A new website, www.LeastTerns.com - hopes to consolidate community support for a happier ending this year.
- by Ellis Anderson
Hancock County volunteers have joined with the national Audubon Society’s Coastal Bird Stewardship Program in a multi-tiered effort to save a Least Tern colony on the beach in Waveland.
Monday, April 24th, the group launched a new website, www.LeastTerns.com. The website’s “Take Action” page lists four easy things locals can do to help the birds in Hancock County thrive in 2017.
Nature-lovers were thrilled in 2016 when the first Least Tern colony established itself on the beach in Waveland, near the Bay St. Louis city limits. About 70 terns built 36 nests in the sand, laying one to two eggs in each.
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According to Sarah Pacyna, director of Audubon Mississippi’s Coastal Bird Stewardship Program, the organization wasn’t able to get permission from the Hancock County Supervisors quickly enough to mark the colony and erect awareness signs.
Since the terns lay their eggs and raise their chicks directly on the sand beach, they’re especially vulnerable to predators, storm surges and people who inadvertently trample the eggs or chicks, fly kites or walk dogs through the nursery.
The tern scouts have apparently decided to return to the same location. But Pacyna, who spoke to the supervisors at their April 17th meeting, was told to return on May 1st.
At that meeting, Pacyna will be again requesting permission to symbolically rope off the beach to alert beachgoers to the nesting birds. She’ll also ask permission to post educational signage.
Similar efforts by Audubon have been very successful on Harrison County beaches over the past years, where the colonies attract bird-watchers from around the country, helping fuel the local economy.
The Least Terns website offers Hancock County residents several ways to support the colony.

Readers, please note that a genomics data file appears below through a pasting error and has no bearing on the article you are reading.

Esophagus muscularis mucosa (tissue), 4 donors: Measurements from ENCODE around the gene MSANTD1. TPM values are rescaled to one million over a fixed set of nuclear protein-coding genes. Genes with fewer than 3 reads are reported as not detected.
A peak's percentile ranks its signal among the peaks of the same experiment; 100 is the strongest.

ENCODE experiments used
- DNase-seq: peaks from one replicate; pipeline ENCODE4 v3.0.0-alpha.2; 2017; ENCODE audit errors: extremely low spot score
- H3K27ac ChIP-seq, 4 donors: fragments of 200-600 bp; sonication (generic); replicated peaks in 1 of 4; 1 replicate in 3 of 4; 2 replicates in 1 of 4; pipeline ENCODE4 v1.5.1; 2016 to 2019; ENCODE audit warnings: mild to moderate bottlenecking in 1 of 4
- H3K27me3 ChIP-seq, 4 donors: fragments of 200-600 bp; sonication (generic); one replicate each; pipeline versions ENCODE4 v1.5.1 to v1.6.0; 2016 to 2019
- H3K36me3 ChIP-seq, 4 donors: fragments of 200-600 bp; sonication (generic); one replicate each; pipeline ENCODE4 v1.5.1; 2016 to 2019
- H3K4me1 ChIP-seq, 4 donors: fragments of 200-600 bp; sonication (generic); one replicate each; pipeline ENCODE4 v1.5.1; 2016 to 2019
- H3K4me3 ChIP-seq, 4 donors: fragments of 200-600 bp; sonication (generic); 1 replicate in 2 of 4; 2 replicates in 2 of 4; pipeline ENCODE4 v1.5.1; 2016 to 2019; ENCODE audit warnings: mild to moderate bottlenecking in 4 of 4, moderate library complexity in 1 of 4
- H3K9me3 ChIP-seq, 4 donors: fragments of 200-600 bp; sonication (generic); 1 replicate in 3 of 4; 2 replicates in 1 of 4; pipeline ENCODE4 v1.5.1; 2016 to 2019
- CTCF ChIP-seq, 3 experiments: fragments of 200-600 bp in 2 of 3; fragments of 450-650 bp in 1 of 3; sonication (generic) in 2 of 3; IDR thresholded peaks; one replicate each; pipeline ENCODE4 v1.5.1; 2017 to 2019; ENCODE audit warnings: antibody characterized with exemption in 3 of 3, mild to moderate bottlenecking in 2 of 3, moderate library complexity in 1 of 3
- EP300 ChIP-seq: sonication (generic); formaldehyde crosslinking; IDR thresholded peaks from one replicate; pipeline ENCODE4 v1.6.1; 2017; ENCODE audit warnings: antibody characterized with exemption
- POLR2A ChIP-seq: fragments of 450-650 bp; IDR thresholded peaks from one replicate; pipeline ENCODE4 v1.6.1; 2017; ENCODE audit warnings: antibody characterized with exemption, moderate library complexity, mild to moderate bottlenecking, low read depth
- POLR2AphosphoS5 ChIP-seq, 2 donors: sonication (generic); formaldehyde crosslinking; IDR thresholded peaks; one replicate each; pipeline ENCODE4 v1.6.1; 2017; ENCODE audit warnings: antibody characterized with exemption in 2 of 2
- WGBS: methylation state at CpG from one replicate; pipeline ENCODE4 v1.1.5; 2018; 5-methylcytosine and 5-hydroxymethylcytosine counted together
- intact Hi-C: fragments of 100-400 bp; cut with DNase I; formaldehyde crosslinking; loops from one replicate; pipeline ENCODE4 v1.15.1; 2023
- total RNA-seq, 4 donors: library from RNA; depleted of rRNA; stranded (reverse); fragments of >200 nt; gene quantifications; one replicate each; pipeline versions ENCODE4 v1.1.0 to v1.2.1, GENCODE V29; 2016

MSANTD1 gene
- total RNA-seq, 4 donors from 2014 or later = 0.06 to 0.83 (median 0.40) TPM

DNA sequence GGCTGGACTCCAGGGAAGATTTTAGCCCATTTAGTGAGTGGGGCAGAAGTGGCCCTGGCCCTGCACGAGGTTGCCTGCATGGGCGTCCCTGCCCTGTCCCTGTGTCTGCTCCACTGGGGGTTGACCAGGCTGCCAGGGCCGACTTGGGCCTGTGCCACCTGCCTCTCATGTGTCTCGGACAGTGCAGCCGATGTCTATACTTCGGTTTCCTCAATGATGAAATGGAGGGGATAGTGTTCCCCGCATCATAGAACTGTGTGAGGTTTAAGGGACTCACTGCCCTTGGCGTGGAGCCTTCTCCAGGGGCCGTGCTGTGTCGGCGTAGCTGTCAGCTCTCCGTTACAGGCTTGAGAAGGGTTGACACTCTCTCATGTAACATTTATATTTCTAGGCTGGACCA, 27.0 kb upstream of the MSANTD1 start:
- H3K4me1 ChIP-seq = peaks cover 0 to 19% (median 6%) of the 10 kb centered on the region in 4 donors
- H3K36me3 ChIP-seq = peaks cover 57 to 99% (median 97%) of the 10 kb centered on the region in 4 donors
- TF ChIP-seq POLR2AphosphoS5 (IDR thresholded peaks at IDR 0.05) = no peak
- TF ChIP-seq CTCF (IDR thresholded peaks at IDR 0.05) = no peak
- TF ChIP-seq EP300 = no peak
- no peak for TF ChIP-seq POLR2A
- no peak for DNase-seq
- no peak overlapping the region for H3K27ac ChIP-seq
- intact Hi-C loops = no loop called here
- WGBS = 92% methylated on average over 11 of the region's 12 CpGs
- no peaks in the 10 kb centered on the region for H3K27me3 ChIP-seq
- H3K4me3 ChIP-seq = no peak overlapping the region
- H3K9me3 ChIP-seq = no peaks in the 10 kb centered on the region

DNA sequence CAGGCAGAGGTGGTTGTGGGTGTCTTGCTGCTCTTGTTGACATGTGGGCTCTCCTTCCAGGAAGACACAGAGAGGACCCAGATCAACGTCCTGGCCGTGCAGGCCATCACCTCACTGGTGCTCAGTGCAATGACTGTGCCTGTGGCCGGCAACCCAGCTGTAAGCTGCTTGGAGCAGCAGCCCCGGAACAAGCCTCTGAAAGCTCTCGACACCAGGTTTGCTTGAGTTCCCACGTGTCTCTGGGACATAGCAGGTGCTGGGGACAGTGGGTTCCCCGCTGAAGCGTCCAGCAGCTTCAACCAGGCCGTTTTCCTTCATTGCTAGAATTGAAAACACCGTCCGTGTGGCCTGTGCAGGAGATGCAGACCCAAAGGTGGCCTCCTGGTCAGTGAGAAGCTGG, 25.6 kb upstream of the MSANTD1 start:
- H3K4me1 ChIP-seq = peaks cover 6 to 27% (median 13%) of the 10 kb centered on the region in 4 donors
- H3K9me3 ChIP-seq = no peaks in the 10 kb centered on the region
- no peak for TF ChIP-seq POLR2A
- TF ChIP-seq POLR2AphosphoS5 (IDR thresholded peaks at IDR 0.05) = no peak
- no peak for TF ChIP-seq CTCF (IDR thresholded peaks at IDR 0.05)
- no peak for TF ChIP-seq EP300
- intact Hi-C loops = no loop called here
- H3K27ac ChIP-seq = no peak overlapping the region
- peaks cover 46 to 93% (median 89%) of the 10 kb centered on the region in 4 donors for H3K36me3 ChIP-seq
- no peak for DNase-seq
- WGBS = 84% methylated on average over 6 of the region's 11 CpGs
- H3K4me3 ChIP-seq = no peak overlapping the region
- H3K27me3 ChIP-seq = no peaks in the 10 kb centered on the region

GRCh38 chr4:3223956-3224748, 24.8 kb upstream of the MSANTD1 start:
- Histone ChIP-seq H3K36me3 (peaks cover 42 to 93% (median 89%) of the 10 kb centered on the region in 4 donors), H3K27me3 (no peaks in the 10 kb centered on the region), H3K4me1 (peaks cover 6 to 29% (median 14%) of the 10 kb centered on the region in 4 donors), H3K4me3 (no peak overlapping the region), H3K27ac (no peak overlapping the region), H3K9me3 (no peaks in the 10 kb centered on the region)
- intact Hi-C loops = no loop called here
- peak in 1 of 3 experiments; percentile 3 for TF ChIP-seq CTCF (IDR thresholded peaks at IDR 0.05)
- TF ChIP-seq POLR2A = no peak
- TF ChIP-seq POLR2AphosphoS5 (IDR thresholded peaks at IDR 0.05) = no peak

A letter writing campaign hopes to generate dozens of letters from constituents urging the Supervisors to support Audubon’s efforts to protect the colony. The campaign also points out that the colony has the potential to be an additional visitor attraction to bring economic benefits - at no cost to taxpayers.
Pacyna says that in addition to the letter writing campaign, the new website offers sign sponsorships. Local businesses will be able to have their logos/names printed on attractive educational signs. The signs sport a new Hancock County tag line - “Walk around – it’s the least we can do” - as well as the more familiar “Nest in Peace” slogan, used for years in Harrison County.
If the Hancock Supervisors give permission on May 1st, Audubon Mississippi will provide the wood to mount the signs and volunteers to post them around the colony. The signs are $25 for a 12” X 12” size and $50 for a 24” X 24” size.
But if Pacyna doesn’t receive permission from the supervisors on May 1st, the Least Terns may be facing another repeat of last year’s loss.
“Every week we have to delay lessens their chances for survival,” Paycna says.
In the 80s, the birds were so endangered that only 3,000 nesting pairs remained in the country. While continued conservation efforts have helped the population of the small bird gain ground, they’re still protected by state and federal laws.
Historically, these birds nested on barrier islands, but erosion from storms and land loss caused by industry has forced them onto the coast. Harrison County has become a safe haven for the nesting birds in recent years. Between mid-May and late July, sixteen colonies nest on the shore.
Audubon Mississippi’s programs to raise awareness and engage the support of the public has been successful through the years in Harrison County, which has become a popular destination for bird-watchers.
For more information, go to www.LeastTerns.com. To purchase a sign sponsorship or send a letter to the Hancock Supervisors, go directly to the "Take Action" page.
The Least Terns website is sponsored by Audubon Mississippi's Coastal Bird Stewardship Program and the Shoofly Magazine.